Wool from millions of sheep gets mixed together during transport and manufacture, (even ‘British Wool’ is allowed to comprise 50% imported fibres) so the chances of your new wool garment containing at least some fibres from ‘mulesed’ sheep are pretty high.
Many retailers, including H&M and M&S, now actively refuse to buy wool produced by mulesed sheep, which many hope will prompt more scrupulous buying practices in the wool trade. Other businesses are scrutinizing their supply chains, leading ethical retailers like Ibex, Patagonia and SmartWool to buy exclusively through NZ Merino [nzmerino.co.nz], an ethical initiative from New Zealand Nature. Icebreaker has even created a ‘Baacode’ for its merino, which you can use to look up your garment’s origins online. icebreaker.com
Some Australian wool suppliers are staying in the game with a similar NewMerino certification scheme http://newmerino.com.au/wp/animal-welfare/, which guarantees sustainable and ethical sheep husbandry.
Others are cutting the chain out altogether. UK surf label Finisterre http://www.finisterreuk.com/initiatives/bowmont and designer Isobel Davis http://www.izzylane.com/ each manage their own herds. The welfare standards required for organic certification are extremely high, so organic suppliers like the UK’s Tamarisk tamariskfarm.co.uk may also be worth considering.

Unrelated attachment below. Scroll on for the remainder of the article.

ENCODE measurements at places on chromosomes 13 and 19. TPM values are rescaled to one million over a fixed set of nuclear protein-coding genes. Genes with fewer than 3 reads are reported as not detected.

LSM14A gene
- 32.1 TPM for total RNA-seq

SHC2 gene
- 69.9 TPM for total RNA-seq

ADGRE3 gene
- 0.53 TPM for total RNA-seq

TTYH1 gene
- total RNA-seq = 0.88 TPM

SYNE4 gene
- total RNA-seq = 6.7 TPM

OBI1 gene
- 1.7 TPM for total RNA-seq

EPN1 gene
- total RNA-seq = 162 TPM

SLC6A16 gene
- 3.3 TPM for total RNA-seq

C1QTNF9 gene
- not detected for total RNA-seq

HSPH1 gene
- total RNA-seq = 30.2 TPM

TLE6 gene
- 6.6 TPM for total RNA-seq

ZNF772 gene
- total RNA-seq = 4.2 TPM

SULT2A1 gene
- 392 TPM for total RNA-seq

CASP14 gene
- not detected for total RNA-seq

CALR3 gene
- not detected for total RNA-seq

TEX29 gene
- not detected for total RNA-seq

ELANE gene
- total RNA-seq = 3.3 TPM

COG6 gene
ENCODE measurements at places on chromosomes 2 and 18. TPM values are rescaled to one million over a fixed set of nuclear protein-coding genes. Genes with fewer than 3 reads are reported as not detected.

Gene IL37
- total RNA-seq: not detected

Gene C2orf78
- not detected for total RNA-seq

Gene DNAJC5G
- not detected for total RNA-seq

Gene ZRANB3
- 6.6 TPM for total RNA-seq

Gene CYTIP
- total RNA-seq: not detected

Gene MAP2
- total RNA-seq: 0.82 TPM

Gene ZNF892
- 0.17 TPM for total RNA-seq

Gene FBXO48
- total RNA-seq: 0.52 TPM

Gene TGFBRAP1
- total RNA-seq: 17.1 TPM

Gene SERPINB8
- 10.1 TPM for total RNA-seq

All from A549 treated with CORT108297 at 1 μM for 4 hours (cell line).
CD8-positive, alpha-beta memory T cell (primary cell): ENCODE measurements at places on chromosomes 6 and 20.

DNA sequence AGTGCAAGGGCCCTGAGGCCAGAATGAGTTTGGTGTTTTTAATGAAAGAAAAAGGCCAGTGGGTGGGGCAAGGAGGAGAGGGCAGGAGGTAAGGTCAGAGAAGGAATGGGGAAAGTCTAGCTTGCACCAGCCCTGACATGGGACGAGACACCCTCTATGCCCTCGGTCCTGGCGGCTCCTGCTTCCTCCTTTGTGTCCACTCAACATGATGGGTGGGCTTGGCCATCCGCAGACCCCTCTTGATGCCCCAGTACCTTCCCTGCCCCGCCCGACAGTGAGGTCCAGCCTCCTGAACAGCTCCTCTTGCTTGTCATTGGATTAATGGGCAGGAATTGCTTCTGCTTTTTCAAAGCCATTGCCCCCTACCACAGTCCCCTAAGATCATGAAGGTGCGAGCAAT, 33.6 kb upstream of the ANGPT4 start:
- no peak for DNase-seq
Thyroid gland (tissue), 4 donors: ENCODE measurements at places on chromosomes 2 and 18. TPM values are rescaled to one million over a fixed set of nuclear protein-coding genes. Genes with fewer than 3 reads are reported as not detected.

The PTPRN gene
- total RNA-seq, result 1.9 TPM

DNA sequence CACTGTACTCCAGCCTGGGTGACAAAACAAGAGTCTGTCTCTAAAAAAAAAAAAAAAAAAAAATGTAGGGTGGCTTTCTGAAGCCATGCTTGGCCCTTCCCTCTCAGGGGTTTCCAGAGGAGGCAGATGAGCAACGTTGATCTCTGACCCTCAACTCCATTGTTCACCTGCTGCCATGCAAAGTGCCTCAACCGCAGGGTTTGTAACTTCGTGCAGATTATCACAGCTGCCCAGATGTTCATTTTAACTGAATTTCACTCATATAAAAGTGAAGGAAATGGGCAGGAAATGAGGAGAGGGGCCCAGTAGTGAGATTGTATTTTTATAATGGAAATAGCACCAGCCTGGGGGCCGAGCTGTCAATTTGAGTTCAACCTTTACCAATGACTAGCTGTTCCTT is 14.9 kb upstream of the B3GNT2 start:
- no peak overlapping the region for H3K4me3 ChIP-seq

Not only is sheep farming to meet consumption at its current rate cruel and unnatural, it’s also ecologically catastrophic. Any animal farming is inherently wasteful of both land and water, which is needed both to accommodate the animals and to cultivate their plant-based food. Their bodily waste contaminates local environments and their digestive systems expel unviable levels of ‘greenhouse gases’ like methane and carbon dioxide. Any responsible approach by the consumer would also have to include selecting carefully for durability and classic style, choosing recycled yarn where possible, and generally treating wool with the respect due to a valuable, limited resource. With wool being valued, High street fashion retailers and their fast fashion needs to look at much more ethically sourced collections and the traceability of animals in their supply chains. Fast fashion with its low margins and quality is not only harming the environment but also the animals in the supply chain.
There’s a valid argument that farming animals, even under stringent welfare standards, is always exploitative and therefore unacceptable. It’s certainly easier to take a firm vegan line than to try to choose wool that’s not ethically dubious at best. Even the British Wool Marketing Board http://www.britishwool.org.uk/ maintains 99.9% of UK wool will always be a by-product of the meat industry.